Retirement is one of the biggest goals we need to save for, since it is not possible to borrow to pay for retirement and government pension payments have long been the subject of jokes. If you don’t want to live in deep poverty on the dole in retirement, you need to plan properly now. Here are six misconceptions about retirement that could cost you in the long run.
Medicare Covers Everything
First, Medicare is usually only available if you turn 65 and start collecting Social Security, so it isn’t an option at all if you retire early at 55. Now your retirement plan needs to cover the cost of health insurance. Second, Medicare doesn’t cover everything, though the cost of it is deducted from your Social Security check. You have to pay for hearing aids, laser eye surgery, dental work and copays. It typically won’t cover routine vision care or optional procedures like cosmetic surgery. You also won’t receive aid from the state if you want experimental treatment or top notch care when you have cancer or want private services instead of waiting for the state to provide it.
A general rule of thumb is to save at least $100,000 to cover healthcare costs alone in retirement. The cost of medical care in retirement is also why you should assume you’re going to spend as much in retirement as you do now, even if your tax rate is lower. Nor should you assume that Medicaid will cover costs like a nursing home, since the few that accept such payments have such low quality that the elderly desperately try to avoid ending up in them.
I Don’t Need to Save for My Wife’s Retirement
One too common tragedy is the man who signs up for the higher pension payout by declining the spousal benefit. The couple receives that money, and when he dies, the widow’s loss of her husband is compounded by the loss of his income. She now has to cope with impoverishment.
Another version of this are couples that save in his retirement account and never set anything aside in retirement accounts for her. By failing to put money in the wife’s retirement account like an IRA, they don’t save as much as they could in tax advantaged accounts and have less than they need at retirement. This can create major problems if a couple divorce late in life.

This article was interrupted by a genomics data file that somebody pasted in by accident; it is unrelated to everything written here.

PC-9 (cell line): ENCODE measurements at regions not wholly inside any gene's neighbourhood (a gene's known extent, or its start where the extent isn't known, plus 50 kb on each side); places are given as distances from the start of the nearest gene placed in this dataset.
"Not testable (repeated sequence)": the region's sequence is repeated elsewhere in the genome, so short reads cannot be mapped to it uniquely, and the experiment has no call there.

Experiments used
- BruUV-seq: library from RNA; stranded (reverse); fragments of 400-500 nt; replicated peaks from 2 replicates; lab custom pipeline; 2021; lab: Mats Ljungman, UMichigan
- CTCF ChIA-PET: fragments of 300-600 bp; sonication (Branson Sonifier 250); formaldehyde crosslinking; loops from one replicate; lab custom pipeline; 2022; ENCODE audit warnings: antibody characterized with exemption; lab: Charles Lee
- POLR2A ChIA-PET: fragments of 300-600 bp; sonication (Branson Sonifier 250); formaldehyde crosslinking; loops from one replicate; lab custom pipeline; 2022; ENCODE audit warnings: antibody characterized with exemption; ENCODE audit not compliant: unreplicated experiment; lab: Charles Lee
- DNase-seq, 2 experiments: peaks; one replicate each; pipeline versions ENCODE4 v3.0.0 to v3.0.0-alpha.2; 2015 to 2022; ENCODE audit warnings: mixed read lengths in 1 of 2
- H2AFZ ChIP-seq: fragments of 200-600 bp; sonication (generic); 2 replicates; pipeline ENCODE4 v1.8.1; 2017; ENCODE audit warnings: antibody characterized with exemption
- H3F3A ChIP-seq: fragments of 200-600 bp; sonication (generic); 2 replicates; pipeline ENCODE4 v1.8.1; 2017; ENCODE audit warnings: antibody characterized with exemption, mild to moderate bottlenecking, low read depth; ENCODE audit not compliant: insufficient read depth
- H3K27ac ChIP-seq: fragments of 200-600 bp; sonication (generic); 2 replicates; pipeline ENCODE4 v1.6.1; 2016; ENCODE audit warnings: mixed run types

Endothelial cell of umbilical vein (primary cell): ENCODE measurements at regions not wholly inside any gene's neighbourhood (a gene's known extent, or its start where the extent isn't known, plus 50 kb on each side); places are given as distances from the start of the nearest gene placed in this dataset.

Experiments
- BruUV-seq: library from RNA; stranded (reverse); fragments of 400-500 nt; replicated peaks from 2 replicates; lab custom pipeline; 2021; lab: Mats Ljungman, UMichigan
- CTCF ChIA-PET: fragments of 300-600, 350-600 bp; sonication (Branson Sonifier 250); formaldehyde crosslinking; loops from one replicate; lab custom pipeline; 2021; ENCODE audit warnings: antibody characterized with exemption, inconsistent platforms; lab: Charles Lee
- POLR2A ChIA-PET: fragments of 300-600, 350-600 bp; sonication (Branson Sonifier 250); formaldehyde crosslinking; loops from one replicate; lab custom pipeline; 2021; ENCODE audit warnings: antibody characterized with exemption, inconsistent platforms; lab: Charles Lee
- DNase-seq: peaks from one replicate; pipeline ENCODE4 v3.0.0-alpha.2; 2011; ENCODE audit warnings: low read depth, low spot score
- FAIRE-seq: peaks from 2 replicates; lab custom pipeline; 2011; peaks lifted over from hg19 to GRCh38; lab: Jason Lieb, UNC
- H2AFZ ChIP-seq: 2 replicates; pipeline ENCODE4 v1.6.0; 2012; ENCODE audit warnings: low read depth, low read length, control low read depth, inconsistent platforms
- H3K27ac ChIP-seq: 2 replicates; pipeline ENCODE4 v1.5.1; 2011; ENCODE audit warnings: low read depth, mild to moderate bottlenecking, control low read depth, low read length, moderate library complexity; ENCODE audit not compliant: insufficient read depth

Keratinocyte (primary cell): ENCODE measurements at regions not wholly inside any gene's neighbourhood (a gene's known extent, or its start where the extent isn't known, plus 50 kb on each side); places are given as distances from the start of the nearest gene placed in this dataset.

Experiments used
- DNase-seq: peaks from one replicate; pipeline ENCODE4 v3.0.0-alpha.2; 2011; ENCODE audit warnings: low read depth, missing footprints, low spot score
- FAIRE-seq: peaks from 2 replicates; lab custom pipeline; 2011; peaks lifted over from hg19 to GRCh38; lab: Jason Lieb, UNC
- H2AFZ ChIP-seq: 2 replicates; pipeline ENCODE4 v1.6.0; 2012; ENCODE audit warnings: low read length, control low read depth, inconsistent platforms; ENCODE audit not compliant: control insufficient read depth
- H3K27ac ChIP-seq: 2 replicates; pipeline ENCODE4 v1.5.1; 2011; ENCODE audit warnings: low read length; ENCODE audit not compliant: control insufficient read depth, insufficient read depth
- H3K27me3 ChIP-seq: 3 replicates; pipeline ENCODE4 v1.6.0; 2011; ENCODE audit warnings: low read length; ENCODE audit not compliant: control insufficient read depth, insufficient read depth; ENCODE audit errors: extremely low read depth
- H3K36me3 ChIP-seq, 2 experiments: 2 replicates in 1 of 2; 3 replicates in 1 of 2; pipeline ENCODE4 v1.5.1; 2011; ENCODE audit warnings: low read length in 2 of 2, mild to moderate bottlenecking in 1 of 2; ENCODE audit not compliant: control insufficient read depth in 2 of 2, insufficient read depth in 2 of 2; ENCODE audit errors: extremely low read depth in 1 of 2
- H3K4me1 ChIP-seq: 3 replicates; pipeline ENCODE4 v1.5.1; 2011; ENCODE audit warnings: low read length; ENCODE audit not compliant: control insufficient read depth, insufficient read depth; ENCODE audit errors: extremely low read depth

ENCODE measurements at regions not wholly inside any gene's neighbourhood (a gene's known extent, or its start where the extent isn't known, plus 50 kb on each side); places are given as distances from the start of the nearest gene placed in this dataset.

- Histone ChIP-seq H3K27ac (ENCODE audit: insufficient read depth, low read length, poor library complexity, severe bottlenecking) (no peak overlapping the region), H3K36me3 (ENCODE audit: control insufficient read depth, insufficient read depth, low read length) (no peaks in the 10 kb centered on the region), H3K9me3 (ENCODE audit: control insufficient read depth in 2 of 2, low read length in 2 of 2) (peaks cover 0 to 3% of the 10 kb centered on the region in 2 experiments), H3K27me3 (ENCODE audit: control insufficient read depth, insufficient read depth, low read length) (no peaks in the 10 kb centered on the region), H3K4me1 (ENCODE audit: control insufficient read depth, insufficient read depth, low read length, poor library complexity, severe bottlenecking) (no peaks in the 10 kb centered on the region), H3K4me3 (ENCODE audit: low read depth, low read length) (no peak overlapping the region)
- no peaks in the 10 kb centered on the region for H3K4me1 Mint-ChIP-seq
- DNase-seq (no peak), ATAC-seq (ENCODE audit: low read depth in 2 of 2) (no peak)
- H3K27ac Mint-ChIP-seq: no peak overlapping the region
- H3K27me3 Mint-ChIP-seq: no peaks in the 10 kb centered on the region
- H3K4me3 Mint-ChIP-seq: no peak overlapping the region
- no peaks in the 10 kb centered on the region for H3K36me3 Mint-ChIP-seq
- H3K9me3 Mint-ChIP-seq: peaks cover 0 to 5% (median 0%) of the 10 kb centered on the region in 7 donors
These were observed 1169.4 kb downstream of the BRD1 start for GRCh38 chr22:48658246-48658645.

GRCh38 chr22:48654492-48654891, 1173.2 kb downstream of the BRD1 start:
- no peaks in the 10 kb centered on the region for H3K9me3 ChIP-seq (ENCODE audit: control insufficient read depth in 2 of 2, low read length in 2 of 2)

Sure, We Can Afford to Bail Out the Kids
Too many parents take out loans to pay for college for their children and hit retirement paying loan payments that eat into their discretionary income. In the case of federally backed student loans for parents, the debt cannot be discharged in bankruptcy and can be pursued by the IRS.
The book “The Millionaire Next Door” addressed economic outpatient care as one of the biggest impediments to building wealth. Well-meaning parents give their adult children money to live on during personal crises that never end because the adult child becomes dependent on the handouts. The parents sometimes pay for real estate that their children then live in, and while thought to improve their net worth over time, the reality is that the dependent young adults spend all of the money received and reduce their own income because they don’t have to earn as much as they spend. In short, financial gifts create dependency for young adults while preventing the parents from building up the financial nest egg they need to support themselves.